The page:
Backstage Writers – Think Hope Do


Postmodern Challenges – Defining Impact

The Yellow Man

I had to go back to see the money people at the French unemployment office. It was a balmy spring day, and I found myself waiting outside in a long line of blank-faced chomeurs. The yellow man next to me decided to grace me with his conversation. “What are you here for?” he asked. Read the rest of this entry »

The Sandwich-maker

The other day I met a sandwich-maker.

He was waiting for the train one morning, as I was, and his gawking got me looking around. Was I really the youngest, most beautiful woman here?  Yep. All men for the moment. Come on, buddy, knock it off.  I’m not sixteen anymore. An old woman arrived. She seemed to know the gawker, and they spent the entire ride chatting.

We changed trains at Juvisy. The gawker came and sat next to me. We made small talk. I knew no evil masher could have a grandmother for a friend. Still I lied about where I lived, where I was going. Read the rest of this entry »

Moving Colette

Colette has taught me to appreciate small things. I’m not talking about rose petals and ladybugs. We all need to slow down and put our senses to use. Get a whiff of that daffodil. Listen to the girl next door struggle with her violin. When you’re 93, you can’t hear the girl next door and you don’t get out into the garden unless someone comes to visit on a nice day.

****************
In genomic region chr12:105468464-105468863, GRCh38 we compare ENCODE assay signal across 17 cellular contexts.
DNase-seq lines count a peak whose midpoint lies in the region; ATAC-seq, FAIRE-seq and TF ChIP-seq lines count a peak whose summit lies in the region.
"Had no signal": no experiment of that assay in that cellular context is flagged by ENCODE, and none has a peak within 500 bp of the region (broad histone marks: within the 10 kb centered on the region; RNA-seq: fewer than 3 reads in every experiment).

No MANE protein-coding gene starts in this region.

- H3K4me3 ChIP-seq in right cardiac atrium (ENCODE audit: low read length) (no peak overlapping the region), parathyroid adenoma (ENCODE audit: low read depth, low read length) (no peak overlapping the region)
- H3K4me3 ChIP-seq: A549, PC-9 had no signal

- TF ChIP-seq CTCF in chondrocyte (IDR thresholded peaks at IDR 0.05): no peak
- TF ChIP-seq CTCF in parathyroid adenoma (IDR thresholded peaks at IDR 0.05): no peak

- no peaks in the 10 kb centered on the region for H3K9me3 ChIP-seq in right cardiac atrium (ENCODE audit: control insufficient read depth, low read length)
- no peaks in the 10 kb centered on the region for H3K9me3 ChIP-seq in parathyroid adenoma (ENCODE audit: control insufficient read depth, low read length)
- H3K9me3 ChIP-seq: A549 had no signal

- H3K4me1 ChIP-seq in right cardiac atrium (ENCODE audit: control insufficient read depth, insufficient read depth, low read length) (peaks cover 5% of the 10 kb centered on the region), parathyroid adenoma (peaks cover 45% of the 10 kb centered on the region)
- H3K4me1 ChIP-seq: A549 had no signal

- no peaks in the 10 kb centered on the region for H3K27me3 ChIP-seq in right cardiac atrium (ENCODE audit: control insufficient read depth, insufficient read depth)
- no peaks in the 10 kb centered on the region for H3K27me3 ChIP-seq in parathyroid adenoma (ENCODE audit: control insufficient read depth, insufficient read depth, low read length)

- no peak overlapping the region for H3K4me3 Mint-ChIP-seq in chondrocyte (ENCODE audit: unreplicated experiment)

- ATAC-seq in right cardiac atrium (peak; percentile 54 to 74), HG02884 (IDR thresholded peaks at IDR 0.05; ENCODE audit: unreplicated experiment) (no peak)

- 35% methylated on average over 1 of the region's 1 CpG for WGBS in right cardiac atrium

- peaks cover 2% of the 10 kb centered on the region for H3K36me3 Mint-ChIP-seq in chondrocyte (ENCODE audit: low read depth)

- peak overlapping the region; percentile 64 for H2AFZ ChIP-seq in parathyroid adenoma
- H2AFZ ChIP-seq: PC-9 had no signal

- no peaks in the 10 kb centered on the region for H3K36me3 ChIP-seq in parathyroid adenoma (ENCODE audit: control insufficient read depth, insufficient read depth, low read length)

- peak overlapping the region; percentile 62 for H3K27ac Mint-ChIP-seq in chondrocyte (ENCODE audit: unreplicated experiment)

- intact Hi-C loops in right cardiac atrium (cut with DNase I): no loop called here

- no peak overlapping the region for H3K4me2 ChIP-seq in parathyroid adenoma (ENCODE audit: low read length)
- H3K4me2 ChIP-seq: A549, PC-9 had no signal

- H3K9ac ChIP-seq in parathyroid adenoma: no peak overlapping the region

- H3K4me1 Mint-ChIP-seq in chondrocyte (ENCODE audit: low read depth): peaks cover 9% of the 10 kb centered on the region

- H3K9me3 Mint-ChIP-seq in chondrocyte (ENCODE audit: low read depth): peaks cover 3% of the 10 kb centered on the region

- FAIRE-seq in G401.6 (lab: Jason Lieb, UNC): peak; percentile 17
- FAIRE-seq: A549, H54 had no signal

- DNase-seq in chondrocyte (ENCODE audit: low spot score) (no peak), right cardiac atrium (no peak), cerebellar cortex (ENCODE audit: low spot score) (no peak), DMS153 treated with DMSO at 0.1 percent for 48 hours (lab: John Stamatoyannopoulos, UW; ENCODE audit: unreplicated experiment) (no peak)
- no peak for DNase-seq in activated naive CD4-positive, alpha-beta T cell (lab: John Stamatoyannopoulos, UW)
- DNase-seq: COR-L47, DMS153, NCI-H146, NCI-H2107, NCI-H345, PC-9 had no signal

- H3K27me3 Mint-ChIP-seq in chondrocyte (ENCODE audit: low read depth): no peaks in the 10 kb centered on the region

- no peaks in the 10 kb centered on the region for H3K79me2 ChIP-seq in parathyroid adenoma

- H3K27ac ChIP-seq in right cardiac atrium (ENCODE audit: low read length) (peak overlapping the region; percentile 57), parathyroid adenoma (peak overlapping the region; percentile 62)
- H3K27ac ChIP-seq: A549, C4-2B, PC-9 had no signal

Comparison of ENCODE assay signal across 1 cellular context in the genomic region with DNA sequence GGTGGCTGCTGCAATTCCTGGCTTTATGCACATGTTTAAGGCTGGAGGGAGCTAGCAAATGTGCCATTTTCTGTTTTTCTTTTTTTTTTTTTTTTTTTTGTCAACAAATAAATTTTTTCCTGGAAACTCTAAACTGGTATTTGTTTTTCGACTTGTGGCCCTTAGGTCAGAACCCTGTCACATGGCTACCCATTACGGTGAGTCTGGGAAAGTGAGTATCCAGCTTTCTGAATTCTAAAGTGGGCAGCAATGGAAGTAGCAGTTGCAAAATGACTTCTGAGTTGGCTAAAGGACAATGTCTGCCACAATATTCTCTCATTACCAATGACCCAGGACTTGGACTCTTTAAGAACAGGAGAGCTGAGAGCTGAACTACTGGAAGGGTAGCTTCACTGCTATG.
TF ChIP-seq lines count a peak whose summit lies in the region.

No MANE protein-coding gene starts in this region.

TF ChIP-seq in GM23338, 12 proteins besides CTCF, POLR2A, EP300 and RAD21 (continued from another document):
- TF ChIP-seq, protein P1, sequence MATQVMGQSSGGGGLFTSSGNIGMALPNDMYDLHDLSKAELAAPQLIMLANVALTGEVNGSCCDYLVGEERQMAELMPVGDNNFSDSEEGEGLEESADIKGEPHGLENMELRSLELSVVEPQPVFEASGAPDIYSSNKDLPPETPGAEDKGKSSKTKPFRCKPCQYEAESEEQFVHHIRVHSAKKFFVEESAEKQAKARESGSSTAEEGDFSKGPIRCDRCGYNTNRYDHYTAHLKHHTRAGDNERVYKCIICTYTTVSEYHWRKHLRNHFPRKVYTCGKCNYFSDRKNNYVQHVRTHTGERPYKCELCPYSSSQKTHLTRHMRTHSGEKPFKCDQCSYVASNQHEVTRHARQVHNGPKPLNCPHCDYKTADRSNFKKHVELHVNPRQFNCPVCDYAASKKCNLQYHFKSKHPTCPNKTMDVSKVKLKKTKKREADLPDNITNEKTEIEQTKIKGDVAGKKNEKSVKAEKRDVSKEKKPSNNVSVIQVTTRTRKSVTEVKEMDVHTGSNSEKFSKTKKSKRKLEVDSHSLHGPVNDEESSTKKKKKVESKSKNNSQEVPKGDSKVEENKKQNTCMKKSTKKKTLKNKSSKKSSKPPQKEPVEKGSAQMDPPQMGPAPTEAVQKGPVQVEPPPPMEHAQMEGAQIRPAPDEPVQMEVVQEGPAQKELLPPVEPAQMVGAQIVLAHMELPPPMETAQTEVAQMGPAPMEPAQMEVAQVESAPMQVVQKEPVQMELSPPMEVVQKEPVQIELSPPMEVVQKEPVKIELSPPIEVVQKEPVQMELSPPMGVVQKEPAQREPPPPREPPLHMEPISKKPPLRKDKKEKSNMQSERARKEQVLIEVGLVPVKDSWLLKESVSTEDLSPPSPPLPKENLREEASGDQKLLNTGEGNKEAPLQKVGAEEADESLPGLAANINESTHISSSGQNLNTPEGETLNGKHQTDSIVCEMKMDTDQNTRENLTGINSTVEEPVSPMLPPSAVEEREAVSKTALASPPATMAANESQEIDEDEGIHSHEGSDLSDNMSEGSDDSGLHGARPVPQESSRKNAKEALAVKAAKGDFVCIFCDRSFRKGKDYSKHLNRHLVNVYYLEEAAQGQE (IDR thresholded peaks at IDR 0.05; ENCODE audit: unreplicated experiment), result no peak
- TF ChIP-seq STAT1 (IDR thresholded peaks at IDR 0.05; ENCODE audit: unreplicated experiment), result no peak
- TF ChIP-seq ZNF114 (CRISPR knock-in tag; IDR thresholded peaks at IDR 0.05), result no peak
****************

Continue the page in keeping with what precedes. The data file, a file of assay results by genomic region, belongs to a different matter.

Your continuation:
I’m talking about pleasure in something neither beautiful nor inspirational. Read the rest of this entry »

Jacques’ Nose

I got into doing make-up because I knew nothing about it. I’m a process person. I enjoy listening to the faces I dress. I study them from all angles, at nose distance or from the hallway looking into the loge, while rehearsing or in different lighting. If I know the actor’s going to pout at some point, I attenuate here, amplify there. I add a touch of charcoal or burgundy. Amazing what one can do with a dash of burgundy. I’m so full of my own science that they call me an artist.

They don’t have anyone else.

I wonder how many people have ever really looked at Jacques’ nose. Read the rest of this entry »

Nothing is set in stone – Changes as they happen on Center Stage

-I’m not sitting here, Fran!

-Oh Tod.

-Don’t start that, Fran.

-He did say, “Center Stage.”

-Why us?

-We’re props, Tod.

-Why’d he choose us, Fran? We’re not the only Americans. We weren’t first in line. Is it my weight? Is it your-

-He looked so pleased to put us here.

-And so we’re just going to sit here ‘cause “Monsieur” looked pleased? Are you nuts, Fran?

-Oh, Tod. You wanted something contemporary… You like being on stage.

-I can’t even talk to you.

-Don’t touch them!

-There’s got to be a back door. Don’t want to step over your “Monsieur”. Why’s he standing guard like that?

-Tod, you never touch the curtains in a theatre.

-Why the hell not? Let me guess, because theatre is like life? Is that it, Fran? You don’t turn your back on anybody, and you don’t touch his curtains? You’re pathetic, Fran!

-Sit down, Tod.

-I don’t like that tone, Fran.

-What tone?

-That sweet little voice of yours! I hate it when you get all nice. I know what you’re thinking.

-If you don’t want to-

-Stop whispering, Fran!

-If you don’t want to be part of the spectacle, sit down and try to act-

-Act how?

-Now is not the time.

-Come on, Fran, how should I act?

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